Lorenzo Bodrero (1979) is an Italian journalist who currently works as a freelancer for media such as L’Espresso, Il Fatto Quotidiano, Vice News, Il Corriere della Sera, Narcomafie, Valori, Wired, OCCRP and 100Reporters.

Lorenzo Bodrero studied Communications Science and obtained a degree in Italy and one in the Netherlands. He worked as press officer and communication manager at the European association FLARE Network for four years. He was in charge of FLARE’s online magazine Bright, a web-journal entirely focused on organised crime and corruption-related issues, for three years. Also for FLARE, he coordinated the ‘Best International Organised Crime Report‘ Award

Bodrero currently works as a freelance journalist and collaborates with media such as L’Espresso, Il Fatto Quotidiano, Vice News, Il Corriere della Sera, Narcomafie, Valori, Wired, OCCRP and 100Reporters. In 2015, he took part in the investigation “Unholy Alliances” by OCCRP, which won the Global Shinining Light Award.

Basic information

Name
Lorenzo Bodrero
Expertise
Data Journalist
Country
Italy
City
Torino
Twitter
Website

Supported projects

Mafia in Africa

  • Industry
  • Organised crime

The Italian mafia has established a hidden but lethal presence in Africa. Its members own diamond mines, nightclubs and land, all with the complicity of corrupt regimes.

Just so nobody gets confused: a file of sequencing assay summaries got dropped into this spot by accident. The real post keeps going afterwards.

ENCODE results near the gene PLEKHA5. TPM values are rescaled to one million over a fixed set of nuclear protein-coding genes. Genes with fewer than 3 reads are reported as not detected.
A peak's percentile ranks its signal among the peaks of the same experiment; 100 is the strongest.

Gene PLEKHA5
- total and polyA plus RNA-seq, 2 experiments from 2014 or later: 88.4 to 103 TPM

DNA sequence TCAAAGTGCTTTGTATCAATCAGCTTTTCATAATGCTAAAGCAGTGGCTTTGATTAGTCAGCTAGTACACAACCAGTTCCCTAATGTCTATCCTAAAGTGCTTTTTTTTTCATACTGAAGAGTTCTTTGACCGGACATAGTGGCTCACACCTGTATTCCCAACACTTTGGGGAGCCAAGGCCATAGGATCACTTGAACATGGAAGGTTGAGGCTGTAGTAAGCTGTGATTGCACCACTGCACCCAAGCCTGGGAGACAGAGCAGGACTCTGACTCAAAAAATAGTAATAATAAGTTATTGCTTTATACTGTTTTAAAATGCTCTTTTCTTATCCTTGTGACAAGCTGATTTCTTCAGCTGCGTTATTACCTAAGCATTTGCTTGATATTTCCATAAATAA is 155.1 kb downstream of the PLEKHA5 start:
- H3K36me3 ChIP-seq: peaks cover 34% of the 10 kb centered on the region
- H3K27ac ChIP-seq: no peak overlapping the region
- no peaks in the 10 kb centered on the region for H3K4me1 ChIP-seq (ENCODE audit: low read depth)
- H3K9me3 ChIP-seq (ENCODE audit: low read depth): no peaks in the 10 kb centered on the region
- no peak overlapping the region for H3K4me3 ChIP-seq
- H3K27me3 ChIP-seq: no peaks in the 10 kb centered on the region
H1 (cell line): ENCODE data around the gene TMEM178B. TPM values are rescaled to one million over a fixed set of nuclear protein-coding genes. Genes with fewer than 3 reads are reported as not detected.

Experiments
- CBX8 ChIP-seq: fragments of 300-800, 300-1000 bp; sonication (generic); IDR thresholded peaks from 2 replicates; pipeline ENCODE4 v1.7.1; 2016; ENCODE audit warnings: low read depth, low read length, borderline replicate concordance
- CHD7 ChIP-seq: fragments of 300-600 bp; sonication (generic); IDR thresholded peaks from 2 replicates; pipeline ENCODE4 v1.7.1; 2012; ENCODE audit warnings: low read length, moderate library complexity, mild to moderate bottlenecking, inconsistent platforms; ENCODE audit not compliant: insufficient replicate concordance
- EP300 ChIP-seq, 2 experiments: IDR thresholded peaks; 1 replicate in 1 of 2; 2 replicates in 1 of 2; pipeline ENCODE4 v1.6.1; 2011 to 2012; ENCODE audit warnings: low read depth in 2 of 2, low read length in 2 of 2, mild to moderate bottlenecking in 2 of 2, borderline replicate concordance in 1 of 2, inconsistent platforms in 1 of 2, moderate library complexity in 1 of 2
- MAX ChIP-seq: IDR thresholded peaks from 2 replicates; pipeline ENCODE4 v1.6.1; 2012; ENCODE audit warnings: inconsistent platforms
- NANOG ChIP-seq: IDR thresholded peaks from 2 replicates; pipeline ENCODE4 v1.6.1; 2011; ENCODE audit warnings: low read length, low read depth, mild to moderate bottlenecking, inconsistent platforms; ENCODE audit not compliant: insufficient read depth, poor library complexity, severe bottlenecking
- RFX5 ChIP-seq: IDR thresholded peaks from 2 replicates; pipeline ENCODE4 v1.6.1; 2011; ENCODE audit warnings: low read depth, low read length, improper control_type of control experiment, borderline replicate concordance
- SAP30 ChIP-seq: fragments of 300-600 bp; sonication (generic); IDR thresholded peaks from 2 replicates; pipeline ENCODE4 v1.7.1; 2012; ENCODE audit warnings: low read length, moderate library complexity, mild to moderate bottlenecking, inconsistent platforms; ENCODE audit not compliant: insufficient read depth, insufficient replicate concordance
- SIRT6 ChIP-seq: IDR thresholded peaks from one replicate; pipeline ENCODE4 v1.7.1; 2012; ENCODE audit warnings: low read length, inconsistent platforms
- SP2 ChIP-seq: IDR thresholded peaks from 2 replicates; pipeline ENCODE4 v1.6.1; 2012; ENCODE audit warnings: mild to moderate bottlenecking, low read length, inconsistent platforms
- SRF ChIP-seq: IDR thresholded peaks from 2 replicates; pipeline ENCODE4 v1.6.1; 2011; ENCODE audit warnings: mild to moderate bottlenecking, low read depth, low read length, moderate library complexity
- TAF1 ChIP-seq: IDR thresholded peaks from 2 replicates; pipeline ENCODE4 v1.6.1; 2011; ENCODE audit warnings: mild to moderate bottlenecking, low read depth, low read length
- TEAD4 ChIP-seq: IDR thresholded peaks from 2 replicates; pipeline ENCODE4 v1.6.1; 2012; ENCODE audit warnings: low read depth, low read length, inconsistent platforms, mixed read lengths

Mafia in Africa 2

  • Industry
  • Organised crime

Mafia in Africa 2 exposes the fraudulent business empire of Italian criminal Curio Pintus, who was sentenced to three years in jail in 2001 for laundering drug money for the 'ndrangheta, but remains active as CEO of US “merchant bank”, the Pintus Group.

Pulp fiction: Chinese tomato puree, made in Italy

  • Agriculture

SALERNO - A great amount of capital is invested in agriculture and gains juicy but illegal returns. Nearly one in three 'Made in Italy'-labeled goods sold in Italy or exported elsewhere are produced with non-Italian products.

Security for sale: the price we pay to protect Europeans

  • Europe
  • Science
  • Terrorism

Since the late 1990s, the European Union has worked to encourage a European security market, where major defence and technology companies develop products and services that better protect us from crime and terrorism. This industry should also create jobs and be globally competitive. Over the past year, more than twenty journalists in eleven European countries investigated this burgeoning sector. And they discovered there’s a lot wrong with the European security market.